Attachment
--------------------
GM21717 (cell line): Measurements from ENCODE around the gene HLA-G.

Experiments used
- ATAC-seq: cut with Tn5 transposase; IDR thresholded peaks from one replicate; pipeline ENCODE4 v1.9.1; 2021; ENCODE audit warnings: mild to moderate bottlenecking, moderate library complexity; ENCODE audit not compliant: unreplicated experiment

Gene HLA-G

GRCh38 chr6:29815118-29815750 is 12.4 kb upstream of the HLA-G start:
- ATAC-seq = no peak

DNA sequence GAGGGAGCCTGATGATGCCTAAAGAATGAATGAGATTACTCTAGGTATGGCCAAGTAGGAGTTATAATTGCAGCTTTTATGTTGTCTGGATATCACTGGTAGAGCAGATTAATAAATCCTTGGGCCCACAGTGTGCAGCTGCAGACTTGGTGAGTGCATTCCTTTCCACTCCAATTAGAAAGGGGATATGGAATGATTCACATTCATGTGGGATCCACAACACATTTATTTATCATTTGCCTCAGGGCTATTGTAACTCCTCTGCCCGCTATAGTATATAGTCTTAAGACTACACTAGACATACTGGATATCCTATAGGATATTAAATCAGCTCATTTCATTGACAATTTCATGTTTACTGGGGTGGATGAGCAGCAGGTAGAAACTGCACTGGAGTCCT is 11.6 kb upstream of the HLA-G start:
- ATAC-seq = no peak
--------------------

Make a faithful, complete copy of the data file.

GM21717 (cell line): Measurements from ENCODE around the gene HLA-G.

Experiments used
- ATAC-seq: cut with Tn5 transposase; IDR thresholded peaks from one replicate; pipeline ENCODE4 v1.9.1; 2021; ENCODE audit warnings: mild to moderate bottlenecking, moderate library complexity; ENCODE audit not compliant: unreplicated experiment

Gene HLA-G

GRCh38 chr6:29815118-29815750 is 12.4 kb upstream of the HLA-G start:
- ATAC-seq = no peak

DNA sequence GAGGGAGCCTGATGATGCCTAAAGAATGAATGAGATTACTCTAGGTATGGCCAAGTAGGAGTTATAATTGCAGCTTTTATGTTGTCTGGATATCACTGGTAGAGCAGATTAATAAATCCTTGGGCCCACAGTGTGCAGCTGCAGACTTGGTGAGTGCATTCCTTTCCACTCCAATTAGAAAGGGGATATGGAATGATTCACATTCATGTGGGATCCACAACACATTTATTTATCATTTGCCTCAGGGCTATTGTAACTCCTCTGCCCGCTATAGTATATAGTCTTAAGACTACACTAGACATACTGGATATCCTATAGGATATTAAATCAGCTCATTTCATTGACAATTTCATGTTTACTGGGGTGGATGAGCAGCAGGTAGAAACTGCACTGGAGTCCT is 11.6 kb upstream of the HLA-G start:
- ATAC-seq = no peak